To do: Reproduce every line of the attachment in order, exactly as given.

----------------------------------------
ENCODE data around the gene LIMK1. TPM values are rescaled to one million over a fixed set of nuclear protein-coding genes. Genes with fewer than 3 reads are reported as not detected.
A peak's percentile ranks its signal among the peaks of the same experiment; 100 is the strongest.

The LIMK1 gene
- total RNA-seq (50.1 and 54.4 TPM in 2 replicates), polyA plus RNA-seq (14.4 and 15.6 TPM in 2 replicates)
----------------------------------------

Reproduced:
ENCODE data around the gene LIMK1. TPM values are rescaled to one million over a fixed set of nuclear protein-coding genes. Genes with fewer than 3 reads are reported as not detected.
A peak's percentile ranks its signal among the peaks of the same experiment; 100 is the strongest.

The LIMK1 gene
- total RNA-seq (50.1 and 54.4 TPM in 2 replicates), polyA plus RNA-seq (14.4 and 15.6 TPM in 2 replicates)